Closer controls and better data could improve antitrust enforcement
Read Online
Share

Closer controls and better data could improve antitrust enforcement report to the Congress by United States. General Accounting Office

  • 672 Want to read
  • ·
  • 27 Currently reading

Published by GAO in [Washington, D.C.] .
Written in English

Subjects:

Places:

  • United States.

Subjects:

  • Antitrust law -- United States.

Book details:

Edition Notes

Statementby the Comptroller General of the United States.
Classifications
LC ClassificationsKF1652 .U48
The Physical Object
Paginationiv, 129 p. :
Number of Pages129
ID Numbers
Open LibraryOL4236844M
LC Control Number80601266

Download Closer controls and better data could improve antitrust enforcement

PDF EPUB FB2 MOBI RTF

European regulators are poised for aggressive enforcement of antitrust laws and the potential for civil liability in the U.S. is a real risk for big data companies. It appears that, in addition to privacy liability, data businesses must also prepare for increased scrutiny of . In describing big data, people often refer to the “three Vs” – volume, velocity, and variety. 2. The volume and variety of data stem in part from the ubiquitous collection and compilation of smaller data – a tap of a smartphone, a website login, or a movement collected by a shopping center sensor, to cite a few examples. The Case for Antitrust Enforcement Jonathan B. Baker T he U.S. Supreme Court has awarded the antitrust statutes near-constitutional status, describing them as the “Magna Carta of free enter-prise” and “as important to the preservation of economic freedom and our free enterprise system as the Bill of Rights is to the protection of our. In the era of global antitrust cartel enforcement, antitrust practitioners often scratch their collective heads and ask why is antitrust compliance so ignored by government enforcement agencies. Instead of promoting antitrust compliance programs by offering real and meaningful incentives, antitrust enforcement agencies offer no carrots to companies to enhance their antitrust .

MANAGING ANTITRUST COMPLIANCE THROUGH THE CONTINUING SURGE IN GLOBAL ENFORCEMENT ABBOTT B. LIPSKY, JR.* I. INTRODUCTION Antitrust1 law enforcement is continuing its forceful expansion and intensification around the world. From its .   Many have focused on whether Big Data even presents an antitrust issue, and whether and how harms resulting from Big Data should be analyzed and remedied under the antitrust laws. The academic literature, however, has somewhat lagged behind the policy debate, and a closer inspection of existing scholarly works reveals a dearth of thorough study Cited by: 1. 76 St. John’s L. Rev. , () (by end of s, U.S. antitrust enforcement “stopped careening fromaggressive enforcement based insome part on apopulist ideology to minimalist enforcement based on hostility to the core assumptions of antitrust”). 8 By this logic, some observers warned in that the DOJ and the FTC under George.   Wright: Antitrust’s rule of reason was designed precisely for this and has been around a long can get at harms to price, output, and innovation. So whether the harm alleged is standard.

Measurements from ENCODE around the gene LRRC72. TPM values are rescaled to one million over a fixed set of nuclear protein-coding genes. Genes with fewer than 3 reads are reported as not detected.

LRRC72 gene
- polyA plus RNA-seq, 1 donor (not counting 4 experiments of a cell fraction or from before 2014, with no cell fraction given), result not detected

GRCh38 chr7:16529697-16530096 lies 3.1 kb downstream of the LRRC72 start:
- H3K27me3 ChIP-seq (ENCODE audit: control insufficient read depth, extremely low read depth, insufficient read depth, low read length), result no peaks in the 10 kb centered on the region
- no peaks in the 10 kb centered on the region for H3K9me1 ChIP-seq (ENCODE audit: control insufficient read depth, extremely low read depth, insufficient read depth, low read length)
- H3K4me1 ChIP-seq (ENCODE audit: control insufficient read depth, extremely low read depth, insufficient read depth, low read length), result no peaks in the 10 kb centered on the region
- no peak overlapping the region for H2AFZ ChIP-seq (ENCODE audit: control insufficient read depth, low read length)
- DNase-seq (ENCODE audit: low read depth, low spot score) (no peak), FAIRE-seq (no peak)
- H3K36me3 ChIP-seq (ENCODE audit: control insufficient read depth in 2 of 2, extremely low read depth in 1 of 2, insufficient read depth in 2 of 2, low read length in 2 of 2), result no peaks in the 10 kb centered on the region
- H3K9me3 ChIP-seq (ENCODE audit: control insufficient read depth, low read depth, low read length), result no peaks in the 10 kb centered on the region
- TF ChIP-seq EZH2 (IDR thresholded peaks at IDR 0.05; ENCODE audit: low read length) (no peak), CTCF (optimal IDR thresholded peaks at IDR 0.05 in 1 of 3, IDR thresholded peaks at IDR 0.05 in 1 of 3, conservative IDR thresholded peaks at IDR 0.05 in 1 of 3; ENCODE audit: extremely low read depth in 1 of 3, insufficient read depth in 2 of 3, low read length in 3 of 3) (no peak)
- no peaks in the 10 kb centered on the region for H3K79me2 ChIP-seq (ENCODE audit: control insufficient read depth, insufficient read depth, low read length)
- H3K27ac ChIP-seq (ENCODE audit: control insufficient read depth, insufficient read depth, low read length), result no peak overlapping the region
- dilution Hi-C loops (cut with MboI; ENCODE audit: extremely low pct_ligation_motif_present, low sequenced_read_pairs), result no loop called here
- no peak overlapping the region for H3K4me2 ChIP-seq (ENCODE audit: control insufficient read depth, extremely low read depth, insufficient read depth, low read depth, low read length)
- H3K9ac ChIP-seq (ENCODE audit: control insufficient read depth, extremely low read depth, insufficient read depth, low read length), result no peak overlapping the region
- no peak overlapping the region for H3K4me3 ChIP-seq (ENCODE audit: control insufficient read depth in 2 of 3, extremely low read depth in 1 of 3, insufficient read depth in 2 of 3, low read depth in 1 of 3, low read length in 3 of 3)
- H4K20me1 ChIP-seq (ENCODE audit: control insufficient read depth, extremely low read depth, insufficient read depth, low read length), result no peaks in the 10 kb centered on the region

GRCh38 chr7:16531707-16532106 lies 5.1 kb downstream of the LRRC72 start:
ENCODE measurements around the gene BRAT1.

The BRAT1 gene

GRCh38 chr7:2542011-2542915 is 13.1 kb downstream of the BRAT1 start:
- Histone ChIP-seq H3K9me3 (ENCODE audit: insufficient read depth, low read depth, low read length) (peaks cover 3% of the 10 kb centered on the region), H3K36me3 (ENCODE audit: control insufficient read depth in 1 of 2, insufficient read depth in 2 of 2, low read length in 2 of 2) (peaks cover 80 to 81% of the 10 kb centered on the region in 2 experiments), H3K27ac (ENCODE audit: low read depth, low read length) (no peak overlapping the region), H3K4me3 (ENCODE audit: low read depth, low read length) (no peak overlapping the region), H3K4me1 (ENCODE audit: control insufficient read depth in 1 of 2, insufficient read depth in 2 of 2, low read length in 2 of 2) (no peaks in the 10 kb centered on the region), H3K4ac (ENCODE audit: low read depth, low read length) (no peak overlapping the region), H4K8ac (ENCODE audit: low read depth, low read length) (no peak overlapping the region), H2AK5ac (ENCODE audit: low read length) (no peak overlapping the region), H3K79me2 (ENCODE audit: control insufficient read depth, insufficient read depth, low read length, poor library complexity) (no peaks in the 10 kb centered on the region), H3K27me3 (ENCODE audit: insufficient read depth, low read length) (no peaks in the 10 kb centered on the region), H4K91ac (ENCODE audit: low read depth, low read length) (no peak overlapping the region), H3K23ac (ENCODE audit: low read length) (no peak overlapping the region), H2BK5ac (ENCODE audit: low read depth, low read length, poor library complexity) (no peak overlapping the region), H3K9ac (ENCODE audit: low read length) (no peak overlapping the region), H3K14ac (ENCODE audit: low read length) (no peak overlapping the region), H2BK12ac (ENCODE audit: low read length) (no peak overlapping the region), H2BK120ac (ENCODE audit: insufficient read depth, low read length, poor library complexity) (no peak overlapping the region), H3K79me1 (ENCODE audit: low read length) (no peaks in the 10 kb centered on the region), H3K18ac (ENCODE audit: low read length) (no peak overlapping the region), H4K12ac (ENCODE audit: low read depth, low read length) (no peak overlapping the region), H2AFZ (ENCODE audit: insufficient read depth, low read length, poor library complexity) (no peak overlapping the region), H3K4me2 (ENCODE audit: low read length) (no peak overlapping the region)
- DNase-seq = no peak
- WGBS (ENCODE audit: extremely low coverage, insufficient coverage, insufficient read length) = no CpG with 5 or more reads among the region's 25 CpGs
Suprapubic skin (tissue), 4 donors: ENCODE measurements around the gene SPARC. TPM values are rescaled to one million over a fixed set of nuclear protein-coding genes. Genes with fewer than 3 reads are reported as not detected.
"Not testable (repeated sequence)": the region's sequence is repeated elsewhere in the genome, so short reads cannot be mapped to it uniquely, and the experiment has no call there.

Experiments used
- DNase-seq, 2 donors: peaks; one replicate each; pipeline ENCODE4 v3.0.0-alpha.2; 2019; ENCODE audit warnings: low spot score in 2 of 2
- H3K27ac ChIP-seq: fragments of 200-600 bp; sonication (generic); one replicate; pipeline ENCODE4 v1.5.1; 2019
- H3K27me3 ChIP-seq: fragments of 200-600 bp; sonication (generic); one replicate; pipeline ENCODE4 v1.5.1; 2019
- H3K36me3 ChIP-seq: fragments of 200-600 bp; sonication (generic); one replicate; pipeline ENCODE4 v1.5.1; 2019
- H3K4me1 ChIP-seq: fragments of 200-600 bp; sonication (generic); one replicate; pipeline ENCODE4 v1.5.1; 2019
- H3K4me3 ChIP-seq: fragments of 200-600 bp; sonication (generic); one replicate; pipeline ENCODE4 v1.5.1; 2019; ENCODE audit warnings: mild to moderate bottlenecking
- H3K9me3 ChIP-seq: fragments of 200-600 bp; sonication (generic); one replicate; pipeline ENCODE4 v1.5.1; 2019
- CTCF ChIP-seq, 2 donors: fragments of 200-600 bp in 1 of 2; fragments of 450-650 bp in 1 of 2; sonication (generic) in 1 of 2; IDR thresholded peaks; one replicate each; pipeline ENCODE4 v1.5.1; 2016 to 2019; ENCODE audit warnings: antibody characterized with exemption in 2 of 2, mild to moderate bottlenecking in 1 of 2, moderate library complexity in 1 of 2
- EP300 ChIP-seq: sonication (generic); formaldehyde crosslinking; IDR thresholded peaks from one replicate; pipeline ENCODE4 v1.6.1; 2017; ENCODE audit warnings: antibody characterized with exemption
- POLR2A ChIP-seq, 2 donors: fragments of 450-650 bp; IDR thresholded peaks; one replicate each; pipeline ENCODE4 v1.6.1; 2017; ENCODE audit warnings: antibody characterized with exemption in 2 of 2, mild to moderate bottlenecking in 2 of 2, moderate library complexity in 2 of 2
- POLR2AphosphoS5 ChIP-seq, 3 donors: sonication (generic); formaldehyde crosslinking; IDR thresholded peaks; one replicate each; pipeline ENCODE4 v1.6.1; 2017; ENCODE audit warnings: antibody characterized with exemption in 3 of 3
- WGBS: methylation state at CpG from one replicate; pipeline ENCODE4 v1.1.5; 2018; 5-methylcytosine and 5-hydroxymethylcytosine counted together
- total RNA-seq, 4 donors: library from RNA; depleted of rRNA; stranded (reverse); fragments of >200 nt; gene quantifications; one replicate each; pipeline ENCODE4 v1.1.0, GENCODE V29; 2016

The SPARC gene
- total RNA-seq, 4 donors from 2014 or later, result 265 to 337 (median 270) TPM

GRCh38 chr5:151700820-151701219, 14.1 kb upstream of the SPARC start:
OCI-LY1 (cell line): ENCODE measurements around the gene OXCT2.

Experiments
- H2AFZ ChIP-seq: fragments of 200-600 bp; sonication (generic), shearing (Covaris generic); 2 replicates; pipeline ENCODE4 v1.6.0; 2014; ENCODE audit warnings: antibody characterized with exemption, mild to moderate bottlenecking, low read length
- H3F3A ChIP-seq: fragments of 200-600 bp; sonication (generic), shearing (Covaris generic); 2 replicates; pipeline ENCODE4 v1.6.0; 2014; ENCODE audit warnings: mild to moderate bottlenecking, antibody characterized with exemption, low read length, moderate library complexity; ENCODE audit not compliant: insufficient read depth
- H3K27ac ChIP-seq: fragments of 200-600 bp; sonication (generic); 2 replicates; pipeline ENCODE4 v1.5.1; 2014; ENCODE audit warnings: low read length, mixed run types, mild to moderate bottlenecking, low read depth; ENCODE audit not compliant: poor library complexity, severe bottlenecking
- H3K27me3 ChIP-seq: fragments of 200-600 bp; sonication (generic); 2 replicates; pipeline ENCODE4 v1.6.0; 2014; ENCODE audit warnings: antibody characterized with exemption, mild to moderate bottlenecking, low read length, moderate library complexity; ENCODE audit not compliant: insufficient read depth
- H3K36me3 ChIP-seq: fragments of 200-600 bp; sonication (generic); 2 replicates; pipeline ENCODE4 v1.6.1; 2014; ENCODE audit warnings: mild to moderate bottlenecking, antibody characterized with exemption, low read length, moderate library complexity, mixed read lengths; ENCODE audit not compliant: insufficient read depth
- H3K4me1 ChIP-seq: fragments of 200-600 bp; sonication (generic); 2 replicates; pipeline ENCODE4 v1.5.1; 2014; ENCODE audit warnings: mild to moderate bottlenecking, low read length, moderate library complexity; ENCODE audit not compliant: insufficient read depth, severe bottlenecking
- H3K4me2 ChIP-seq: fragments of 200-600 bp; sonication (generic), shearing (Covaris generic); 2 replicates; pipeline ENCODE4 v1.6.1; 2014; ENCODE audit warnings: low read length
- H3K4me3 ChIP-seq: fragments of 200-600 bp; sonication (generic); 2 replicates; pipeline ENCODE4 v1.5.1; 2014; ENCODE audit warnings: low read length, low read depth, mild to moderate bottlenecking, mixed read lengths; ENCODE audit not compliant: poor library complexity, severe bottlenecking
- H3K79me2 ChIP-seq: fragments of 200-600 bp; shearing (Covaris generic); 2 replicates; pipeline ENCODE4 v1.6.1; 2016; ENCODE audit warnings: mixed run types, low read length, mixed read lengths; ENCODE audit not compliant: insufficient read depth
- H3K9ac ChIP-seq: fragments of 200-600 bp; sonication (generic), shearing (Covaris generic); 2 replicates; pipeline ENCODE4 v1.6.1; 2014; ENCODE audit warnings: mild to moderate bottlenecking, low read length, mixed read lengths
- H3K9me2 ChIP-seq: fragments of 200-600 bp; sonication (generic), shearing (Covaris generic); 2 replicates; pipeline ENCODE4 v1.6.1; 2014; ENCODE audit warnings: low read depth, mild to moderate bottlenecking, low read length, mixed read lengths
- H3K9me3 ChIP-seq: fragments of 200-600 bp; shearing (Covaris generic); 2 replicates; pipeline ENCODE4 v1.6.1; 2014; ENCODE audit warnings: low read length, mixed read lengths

Best Practices For Managing Data In Antitrust Cases the historical data relevant for the case and the burden and the resources needed to collect and extract these files. Because there are few people at the company that are knowledgeable of the decommissioned systems, other sources of information will be important to make an assessment. Data debate,22 antitrust agencies and the courts have not found a Big Data competition problem. In fact, the FTC and DG Competition have thor-oughly considered Big Data as an antitrust problem and completely dis-missed it The antitrust authorities in the United States, at DG Competition 15 Id. at –Cited by: 1. GOALS OF ANTITRUST rectly when it prohibits cartels and monopolies in the single-minded pursuit of efficiency. Antitrust actions may not always improve both income dis-tribution and efficiency. For example, the break-up of a cartel of artist-merchants who .   First, we need to enhance international antitrust enforcement. That would have been a new, and perhaps surprising, concept just twenty years ago, when we could afford to be more parochial in our thinking. However, the world is now more open to international trade.